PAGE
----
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Conscious Consumerism & E-commerce Trends Changing Face of Salvos Stores

Media release:                                                                                           15 September 2021


Conscious Consumerism & E-commerce Trends Changing Face of Salvos Stores


Consumer trends towards more sustainable purchasing and e-commerce are changing the face of one of Australia’s most well-known charities.

The Salvos Stores are reporting significant growth in a segment of customers which are purchasing donated goods from its local stores as a way of reducing the impact of their purchases on society and the environment, also known as conscious consumerism.

In addition, a new digital innovation hub developed by the charity is providing ways to meet the needs of increasing numbers of Australians who purchase products from the organisation’s digital platforms.

Australian’s love of e-commerce is also benefiting the charity in other ways with the Salvo’s largest corporate donor now an online bed retailer - which donates millions of dollars in returned mattresses each year. 

Brian Hallett, corporate partnership manager for the Salvos stores, says the organisation’s funding model has evolved as new customer niches emerge. 

He says they have three customer segments in their retail stores; treasure hunters and collectors, environmentally conscious consumers who want to give products a ‘second life’ before they reach landfill and their traditional customer - in need of a hand up as they struggle to meet their day-to-day expenses.

“The Salvation Army provides a wide range of community outreach programmes throughout Australia - ranging from homelessness, domestic violence support, addiction counselling to youth support.

“The demand for our services has surged in the wake of COVID-19, particularly with increases in homeliness, domestic violence and an increase in unemployment seeing more than 53,000 job seekers needing support to find work.

“To fund these services we have turned to our innovation hub to help us maintain our revenue streams across digital platforms during lockdowns.

“We have a presence on eBay supported by a team of staff and  volunteers that look for higher-value donated items to retail online - including gaming consoles, jewellery and even Lego sets which are trending at the moment,

“What this means for us is that if we are given a rare Beatles album collection or an antique Lalique glass vase we want to be able to auction it off to the widest audience to ensure that donation can help as many Australians in need as possible,” he says.

Hallett says revenue from their digital platforms such as eBay and their own web store is increasing and new business models developed by online retailers have become one of the charity’s largest sources of revenue.

“Digital retail and supplier channels have become increasingly important to us, particularly in the wake of the pandemic.

“Our largest donor company is Ecosa which has developed an e-commerce model which allows consumers to try a mattress for up to 100 days before returning for any reason.

“Our partnership model with Ecosa sees us picking up any returned mattresses and distributing them through our retail network of 350 stores.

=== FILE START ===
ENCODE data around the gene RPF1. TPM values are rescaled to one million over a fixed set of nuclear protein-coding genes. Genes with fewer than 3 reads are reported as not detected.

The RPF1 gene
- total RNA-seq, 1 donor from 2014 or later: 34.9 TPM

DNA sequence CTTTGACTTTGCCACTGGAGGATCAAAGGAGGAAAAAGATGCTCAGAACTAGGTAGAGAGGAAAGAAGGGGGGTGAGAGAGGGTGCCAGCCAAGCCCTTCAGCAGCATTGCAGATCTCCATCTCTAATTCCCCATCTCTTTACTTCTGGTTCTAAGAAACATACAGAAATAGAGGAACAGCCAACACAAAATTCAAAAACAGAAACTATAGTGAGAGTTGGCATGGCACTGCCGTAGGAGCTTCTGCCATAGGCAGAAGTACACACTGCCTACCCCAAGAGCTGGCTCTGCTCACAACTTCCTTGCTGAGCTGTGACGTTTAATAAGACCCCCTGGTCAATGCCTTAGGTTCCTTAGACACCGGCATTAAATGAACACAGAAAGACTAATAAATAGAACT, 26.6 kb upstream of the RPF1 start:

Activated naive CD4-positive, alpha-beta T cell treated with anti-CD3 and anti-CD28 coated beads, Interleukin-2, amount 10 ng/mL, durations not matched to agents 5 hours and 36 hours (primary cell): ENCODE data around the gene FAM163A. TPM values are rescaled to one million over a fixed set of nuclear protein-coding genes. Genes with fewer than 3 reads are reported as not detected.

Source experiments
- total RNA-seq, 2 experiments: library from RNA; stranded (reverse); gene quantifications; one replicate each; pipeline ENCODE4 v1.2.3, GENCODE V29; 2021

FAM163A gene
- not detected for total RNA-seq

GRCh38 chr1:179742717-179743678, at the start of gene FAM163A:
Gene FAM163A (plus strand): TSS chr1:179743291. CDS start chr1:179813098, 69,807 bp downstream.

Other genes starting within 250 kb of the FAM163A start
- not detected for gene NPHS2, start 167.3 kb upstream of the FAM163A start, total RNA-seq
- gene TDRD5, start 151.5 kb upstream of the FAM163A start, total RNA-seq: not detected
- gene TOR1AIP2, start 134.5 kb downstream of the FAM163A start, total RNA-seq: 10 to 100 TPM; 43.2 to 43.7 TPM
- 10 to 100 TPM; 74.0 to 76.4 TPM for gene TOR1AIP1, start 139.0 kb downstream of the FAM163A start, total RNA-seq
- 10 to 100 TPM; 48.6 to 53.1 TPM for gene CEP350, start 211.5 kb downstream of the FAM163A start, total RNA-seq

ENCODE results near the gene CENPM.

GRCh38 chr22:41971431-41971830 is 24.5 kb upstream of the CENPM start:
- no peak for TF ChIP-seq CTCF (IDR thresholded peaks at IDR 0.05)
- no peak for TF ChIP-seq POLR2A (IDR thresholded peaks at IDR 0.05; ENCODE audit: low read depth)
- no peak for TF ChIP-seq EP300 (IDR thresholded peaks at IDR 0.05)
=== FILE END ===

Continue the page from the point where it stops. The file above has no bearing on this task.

“We collect over $2million worth of Ecosa mattresses annually which may be anything from a week to just three months old and are now able to provide high-quality, clean mattresses to our customers. 

“It would be unusual for us to accept a second-hand mattress from a household donor for hygiene reasons but the reassurance of the quality mattresses returned after a trial is sufficient to mean we can stock this product throughout our national network of stores,” he says. 

Alice Allen, spokesperson for Ecosa one of the country’s largest online bed retailers, says there has been a surge in demand throughout the country with more time being spent in bed.

She says, as a result, the company has just had its best week of sales in its five-year history - which has also benefited the Salvos Stores as higher sales volumes translates into a great number of donated returns. 

Allen says the Australian market has grown more than 100 per cent per month over the past 12 months and the recent lockdown has accelerated that even faster with a sales record which saw more than 3,000 products shipped in a single week.

“Our partnership with the Salvos Stores has been extremely rewarding for us, they have worked with our team to provide a model which allows our customers to return their trialled product knowing that it will go to support Australian’s in need - rather than going into the waste stream.

“The social and environmental benefits of this relationship are significant, more than 4,290 cubic metres of mattresses, enough to fill over one and a half Olympic size swimming pools, are being deferred from landfill each year and every mattress reused is one that doesn’t need to be manufactured,” she says.

Hallett says the current pandemic has impacted the supply chains and operations of a number of their stores around the country, with Salvo’s outlets in parts of Melbourne, ACT and NSW currently closed.  


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High res images can be found here


Written by Impact PR for Ecosa. For more information or images, please contact Fleur Revell-Devlin fleur@impactpr.co.nz

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